Taeniasis is an infection within the intestines by adult tapeworms belonging to the genus Taenia.[6][7] It is due to eating contaminated undercooked beef or pork.[6] There are generally no or only mild symptoms.[6] Symptoms may occasionally include weight loss or abdominal pain.[8] Segments of tapeworm may be seen in the stool.[8]


Cysticercosis is a tissue infection caused by the young form of the pork tapeworm.[9][10] Infection occurs through swallowing or antiperistaltic contractions during regurgitation carrying eggs or gravid proglottids to the stomach. At this point, larvae hatch when exposed to enzymes and penetrate the intestinal wall, travelling through the body through blood vessels to tissues like the brain, the eye, muscles, and the nervous system (called neurocysticercosis).[5]

At these sites, the parasites lodge and form cysts, a condition called cysticercosis, producing inflammatory reactions and clinical issues when they die, sometimes causing serious or fatal damage. In the eye, the parasites can cause visual loss, and infection of the spine and adjacent leptomeninges can cause paresthesias, pain, or paralysis.[11]

Echinococcosis (hydatid disease)[edit]

Nomenclature framework for Cystic Echinococcosis surgery

Humans become accidental hosts to worms of the genus Echinococcus, playing no role in the worm's biological cycle. This can result in echinococcosis, also called hydatid disease. Humans (usually children) become infected by direct contact with dogs and eating food contaminated with dog feces. Common sites of infection are the liver, the lungs, muscles, bones, kidneys, and the spleen.[12]

Eggs hatch in the gastrointestinal tract after the consumption of contaminated food, after which the larvae travel to the liver through portal circulation. Here, the larvae are trapped and usually develop into hydatid cysts. While the liver is the first filter for trapping them, the lungs act as the second filter site, trapping most of the larvae that are not trapped by the liver. Some larvae escape from the lungs to cause cysts in other tissues.[5]

When a larva becomes established in tissue, it develops into a "bladderworm" or "hydatid" and can cause various cancer-like cysts that may rupture and interact with nearby organs. Most cases are asymptomatic, and the mortality rate is low, but various complications from these interactions may lead to debilitating illness.


Arthropods are intermediate hosts of Hymenolepis nana, otherwise known as the "dwarf tapeworm," while humans are used as final hosts. Humans become infected and develop hymenolepiasis through eating infected arthropods, ingesting eggs in water inhabited by arthropods, or from dirty hands. This is a common and widespread intestinal worm.[5]

While light infections are usually asymptomatic, autoinfection through eating the eggs of worms in the intestines is possible, and it can lead to hyperinfection. Humans can also become hyperinfected through ingesting grain products contaminated by infected insects. Infections involving more than two thousand worms can cause many different gastrointestinal symptoms and allergic responses. Common symptoms include chronic urticaria, skin eruption, and phlyctenular keratoconjunctivitis.[13]


Diphyllobothriasis is caused by infection with Diphyllobothrium latum (also known as the "broad tapeworm" or "fish tapeworm") and related species. Humans become infected by eating raw, undercooked, or marinated fish acting as a second intermediate or paratenic host harboring metacestodes or plerocercoid larvae.[14]

Clinical symptoms are due to the large size of the tapeworm, which often reaches a length exceeding 15 m (49 ft). The most common symptom is pernicious anemia, caused by the absorption of vitamin B12 by the worm.[5] Other symptoms include various intestinal issues, slight leukocytosis, and eosinophilia.


Sparganosis is caused by the plerocercoid larvae of the tapeworm Spirometra. Humans become infected by drinking contaminated water, eating raw or poorly cooked infected flesh, or from using poultices of raw infected flesh (usually raw pork or snake) on skin or mucous membranes.[15]

The most common symptom is a painful, slowly growing nodule in the subcutaneous tissues, which may migrate. Infection in the eye area can cause pain, irritation, edema, and excess watering. When the orbital tissues become infected, the swelling can cause blindness. An infected bowel may become perforated. Brain infection can cause granulomas, hematomas, and abscesses.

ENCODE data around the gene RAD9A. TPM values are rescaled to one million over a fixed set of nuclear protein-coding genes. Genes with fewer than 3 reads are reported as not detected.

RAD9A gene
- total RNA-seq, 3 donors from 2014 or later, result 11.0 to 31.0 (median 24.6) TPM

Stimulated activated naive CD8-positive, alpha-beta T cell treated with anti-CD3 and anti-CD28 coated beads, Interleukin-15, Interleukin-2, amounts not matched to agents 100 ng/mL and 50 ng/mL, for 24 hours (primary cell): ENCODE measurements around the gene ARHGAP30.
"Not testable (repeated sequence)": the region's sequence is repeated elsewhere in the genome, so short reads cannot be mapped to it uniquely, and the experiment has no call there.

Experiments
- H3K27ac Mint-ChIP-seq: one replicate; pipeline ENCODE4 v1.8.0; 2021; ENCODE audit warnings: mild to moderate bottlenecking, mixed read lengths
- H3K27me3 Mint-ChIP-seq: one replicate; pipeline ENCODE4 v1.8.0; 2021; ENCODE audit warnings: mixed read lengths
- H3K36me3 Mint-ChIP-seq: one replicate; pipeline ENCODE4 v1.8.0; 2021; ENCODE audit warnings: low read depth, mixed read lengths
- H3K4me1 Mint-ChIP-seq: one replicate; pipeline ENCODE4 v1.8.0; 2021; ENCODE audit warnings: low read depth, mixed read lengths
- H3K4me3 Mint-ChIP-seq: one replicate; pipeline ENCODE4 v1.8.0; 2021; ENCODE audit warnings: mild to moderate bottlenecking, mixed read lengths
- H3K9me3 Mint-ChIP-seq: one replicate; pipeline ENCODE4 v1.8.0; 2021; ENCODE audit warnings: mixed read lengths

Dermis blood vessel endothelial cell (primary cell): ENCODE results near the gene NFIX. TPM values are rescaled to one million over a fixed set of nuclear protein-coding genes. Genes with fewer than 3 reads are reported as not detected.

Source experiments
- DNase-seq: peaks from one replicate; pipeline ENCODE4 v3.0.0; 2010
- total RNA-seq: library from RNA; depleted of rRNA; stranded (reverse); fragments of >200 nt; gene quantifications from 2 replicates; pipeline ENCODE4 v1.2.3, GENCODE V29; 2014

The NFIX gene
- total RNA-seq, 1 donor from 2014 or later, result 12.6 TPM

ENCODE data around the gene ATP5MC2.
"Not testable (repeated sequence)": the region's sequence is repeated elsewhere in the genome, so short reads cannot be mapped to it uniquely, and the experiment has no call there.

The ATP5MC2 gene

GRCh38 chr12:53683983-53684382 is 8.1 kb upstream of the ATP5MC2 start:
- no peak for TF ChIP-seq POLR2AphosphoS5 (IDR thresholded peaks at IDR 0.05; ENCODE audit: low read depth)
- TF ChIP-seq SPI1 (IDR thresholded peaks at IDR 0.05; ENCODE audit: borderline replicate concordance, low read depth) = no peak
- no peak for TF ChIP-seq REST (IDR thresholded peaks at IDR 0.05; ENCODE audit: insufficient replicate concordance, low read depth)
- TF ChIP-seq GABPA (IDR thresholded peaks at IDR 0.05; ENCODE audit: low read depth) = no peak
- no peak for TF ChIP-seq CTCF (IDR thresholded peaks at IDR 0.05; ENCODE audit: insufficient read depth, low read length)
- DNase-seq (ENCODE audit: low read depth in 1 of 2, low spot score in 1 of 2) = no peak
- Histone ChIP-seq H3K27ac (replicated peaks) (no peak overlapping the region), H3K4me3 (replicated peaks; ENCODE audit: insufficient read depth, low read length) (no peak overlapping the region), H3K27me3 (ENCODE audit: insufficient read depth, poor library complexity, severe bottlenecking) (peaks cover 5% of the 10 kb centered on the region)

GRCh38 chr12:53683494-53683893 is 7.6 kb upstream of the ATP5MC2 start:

The evolutionary history of the Eucestoda has been studied using ribosomal RNA, mitochondrial and other DNA, and morphological analysis and continues to be revised. "Tetraphyllidea" is seen to be paraphyletic; "Pseudophyllidea" has been broken up into two orders, Bothriocephalidea and Diphyllobothriidea.[16][17][18] Hosts, whose phylogeny often mirrors that of the parasites (Fahrenholz's rule), are indicated in italics and parentheses, the life-cycle sequence (where known) shown by arrows as (intermediate host1 [→ intermediate host2 ] → definitive host). Alternatives, generally for different species within an order, are shown in square brackets.


Gyrocotylidea (fishes)

Amphilinidea (crustaceans → fishes/turtles)


Spathebothriidea (amphipods → fishes)

Caryophyllidea (annelids → fishes)

Haplobothriidea (freshwater fishes → bowfin)

Diphyllobothriidea (copepods [→ fishes] → mammals)

Diphyllidea (elasmobranchs inc. rays, sharks)

Trypanorhyncha (fishes/crustaceans/molluscs → bony fishes/selachians)

Bothriocephalidea (crustaceans [→ teleost] → teleost fishes/amphibians)

Litobothriidea (lamniform sharks)

Lecanicephalidea (molluscs → selachians)

Rhinebothriidea (stingrays)

"Tetraphyllidea" (copepods → fishes/decapods/cephalopods → selachians)


Onchoproteocephalidea (crustaceans → inverts/verts → fishes/amphibians/reptiles)

Nippotaeniidea (crustaceans → fishes)

Mesocestoididae (mammals/birds)

Tetrabothriidea (crustaceans?/cephalopods?/teleosts? → seabirds/cetaceans/pinnipeds)

Cyclophyllidea (mammals → mammals, or insects → birds)



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  13. ^ Kim, Bong Jin, et al. "Heavy Hymenoleptis nana Infection Possibly Through Organic Food: Report of a Case." The Korean Journal of Parasitology. 2014. p. 85–87
  14. ^ Esteban, J. G., Munoz-Antoli, C., and R. Toledo. "Human Infection by a "Fish Tapeworm," Diphyllobothrium latum, in a Non-Endemic Country." Infection. 2014. p. 191–194
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  • Bale, James F. "Cysticercosis." Current Treatment Options in Neurology. 2000. pp. 355–360.
  • Dunn, J., and Philip E. S. Palmer. "Sparganosis." Seminars in Roentgenology. 1998. pp. 86–88.
  • Esteban, J. G., Munoz-Antoli, C., and R. Toledo. "Human Infection by a "Fish Tapeworm," Diphyllobothrium latum, in a Non-Endemic Country." Infection. 2014. pp. 191–194.
  • Kim, Bong Jin, et al. "Heavy Hymenoleptis nana Infection Possibly Through Organic Food: Report of a Case." The Korean Journal of Parasitology. 2014. pp. 85–87.
  • Mehlhorn, Heinz. "Eucestoda Classification." Encyclopedia of Parasitology. 2008. pp. 495–497.
  • Rohde, Klaus. "Eucestoda." AccessScience. McGraw-Hill Ryerson.
  • Usharani, A., et al. "Case Reports of Hydatid Disease." Journal of Epidemiology and Global Health. 2013. p. 63–66.